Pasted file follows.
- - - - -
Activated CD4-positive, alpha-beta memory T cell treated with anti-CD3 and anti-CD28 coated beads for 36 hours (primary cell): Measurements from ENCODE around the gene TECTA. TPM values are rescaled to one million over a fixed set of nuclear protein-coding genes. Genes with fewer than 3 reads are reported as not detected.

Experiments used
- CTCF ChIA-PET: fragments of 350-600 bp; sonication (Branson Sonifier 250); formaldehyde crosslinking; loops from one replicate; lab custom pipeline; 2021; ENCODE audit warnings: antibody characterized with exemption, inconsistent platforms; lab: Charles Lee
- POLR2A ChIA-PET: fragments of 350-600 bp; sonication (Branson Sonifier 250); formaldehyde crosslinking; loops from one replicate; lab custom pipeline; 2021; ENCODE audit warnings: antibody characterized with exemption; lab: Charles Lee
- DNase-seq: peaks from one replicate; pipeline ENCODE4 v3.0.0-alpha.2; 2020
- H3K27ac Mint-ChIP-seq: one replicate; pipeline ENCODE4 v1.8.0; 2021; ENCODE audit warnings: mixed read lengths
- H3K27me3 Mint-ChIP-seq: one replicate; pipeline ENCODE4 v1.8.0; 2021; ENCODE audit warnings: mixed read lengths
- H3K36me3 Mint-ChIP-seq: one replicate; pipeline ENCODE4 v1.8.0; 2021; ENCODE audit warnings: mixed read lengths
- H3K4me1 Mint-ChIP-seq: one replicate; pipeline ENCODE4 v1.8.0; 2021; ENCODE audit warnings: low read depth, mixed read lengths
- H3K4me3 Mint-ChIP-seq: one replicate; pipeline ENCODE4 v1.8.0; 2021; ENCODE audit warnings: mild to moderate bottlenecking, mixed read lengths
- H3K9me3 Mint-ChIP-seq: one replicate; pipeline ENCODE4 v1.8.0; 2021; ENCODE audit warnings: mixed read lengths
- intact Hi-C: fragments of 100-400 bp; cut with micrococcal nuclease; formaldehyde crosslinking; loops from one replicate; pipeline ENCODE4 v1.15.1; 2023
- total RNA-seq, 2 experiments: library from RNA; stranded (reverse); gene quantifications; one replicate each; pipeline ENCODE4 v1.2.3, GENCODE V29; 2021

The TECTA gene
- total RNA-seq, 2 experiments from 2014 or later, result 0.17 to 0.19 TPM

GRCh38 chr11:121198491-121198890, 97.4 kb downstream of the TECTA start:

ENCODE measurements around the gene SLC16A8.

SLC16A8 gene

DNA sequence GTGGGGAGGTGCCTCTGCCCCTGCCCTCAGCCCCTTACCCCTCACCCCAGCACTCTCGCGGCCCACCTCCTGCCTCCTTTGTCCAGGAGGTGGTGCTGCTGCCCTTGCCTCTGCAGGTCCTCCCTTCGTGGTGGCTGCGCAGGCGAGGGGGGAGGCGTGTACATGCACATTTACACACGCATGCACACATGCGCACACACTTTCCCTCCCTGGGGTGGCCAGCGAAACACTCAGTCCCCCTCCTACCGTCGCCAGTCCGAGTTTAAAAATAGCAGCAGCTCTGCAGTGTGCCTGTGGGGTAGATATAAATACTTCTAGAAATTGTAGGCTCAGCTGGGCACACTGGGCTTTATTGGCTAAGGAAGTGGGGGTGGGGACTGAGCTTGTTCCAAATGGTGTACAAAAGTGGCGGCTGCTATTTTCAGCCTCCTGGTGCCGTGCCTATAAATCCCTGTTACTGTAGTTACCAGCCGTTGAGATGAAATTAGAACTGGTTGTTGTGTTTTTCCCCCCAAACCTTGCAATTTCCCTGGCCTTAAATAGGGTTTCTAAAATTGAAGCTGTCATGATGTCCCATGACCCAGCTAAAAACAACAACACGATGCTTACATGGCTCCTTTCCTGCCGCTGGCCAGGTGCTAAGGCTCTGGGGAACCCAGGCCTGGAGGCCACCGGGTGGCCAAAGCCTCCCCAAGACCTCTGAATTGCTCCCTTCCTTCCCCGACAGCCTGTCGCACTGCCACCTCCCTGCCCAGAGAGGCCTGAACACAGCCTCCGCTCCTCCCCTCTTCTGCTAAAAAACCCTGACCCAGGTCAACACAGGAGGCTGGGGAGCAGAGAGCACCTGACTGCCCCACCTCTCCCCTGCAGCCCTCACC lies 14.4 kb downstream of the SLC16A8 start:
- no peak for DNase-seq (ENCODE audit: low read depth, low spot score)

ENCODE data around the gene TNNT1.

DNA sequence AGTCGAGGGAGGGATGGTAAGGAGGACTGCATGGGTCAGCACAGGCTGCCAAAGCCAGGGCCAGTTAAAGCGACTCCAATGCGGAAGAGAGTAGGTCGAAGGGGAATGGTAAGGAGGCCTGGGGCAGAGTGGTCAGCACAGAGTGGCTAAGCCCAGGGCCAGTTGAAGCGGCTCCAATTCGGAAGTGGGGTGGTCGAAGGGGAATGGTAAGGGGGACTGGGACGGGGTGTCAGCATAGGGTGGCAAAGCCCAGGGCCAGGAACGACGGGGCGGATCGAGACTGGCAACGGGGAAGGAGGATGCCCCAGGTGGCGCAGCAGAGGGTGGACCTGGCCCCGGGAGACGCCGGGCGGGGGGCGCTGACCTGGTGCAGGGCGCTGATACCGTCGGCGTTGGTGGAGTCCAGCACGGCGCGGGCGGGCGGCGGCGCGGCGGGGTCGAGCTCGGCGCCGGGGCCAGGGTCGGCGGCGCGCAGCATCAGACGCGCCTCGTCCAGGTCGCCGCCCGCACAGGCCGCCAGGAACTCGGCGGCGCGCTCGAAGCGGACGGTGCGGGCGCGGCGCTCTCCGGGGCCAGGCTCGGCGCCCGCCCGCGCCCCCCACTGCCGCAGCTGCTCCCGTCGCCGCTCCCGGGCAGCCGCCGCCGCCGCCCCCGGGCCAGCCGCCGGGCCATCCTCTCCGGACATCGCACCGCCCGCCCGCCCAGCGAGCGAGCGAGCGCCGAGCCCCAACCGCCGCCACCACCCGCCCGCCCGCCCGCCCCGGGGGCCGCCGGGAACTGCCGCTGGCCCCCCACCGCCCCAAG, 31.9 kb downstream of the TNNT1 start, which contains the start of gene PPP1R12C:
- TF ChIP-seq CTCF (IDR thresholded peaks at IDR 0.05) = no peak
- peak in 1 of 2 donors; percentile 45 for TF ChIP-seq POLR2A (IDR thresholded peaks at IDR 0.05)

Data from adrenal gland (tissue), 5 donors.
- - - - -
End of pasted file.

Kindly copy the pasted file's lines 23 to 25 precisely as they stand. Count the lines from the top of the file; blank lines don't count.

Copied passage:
- TF ChIP-seq CTCF (IDR thresholded peaks at IDR 0.05) = no peak
- peak in 1 of 2 donors; percentile 45 for TF ChIP-seq POLR2A (IDR thresholded peaks at IDR 0.05)

Data from adrenal gland (tissue), 5 donors.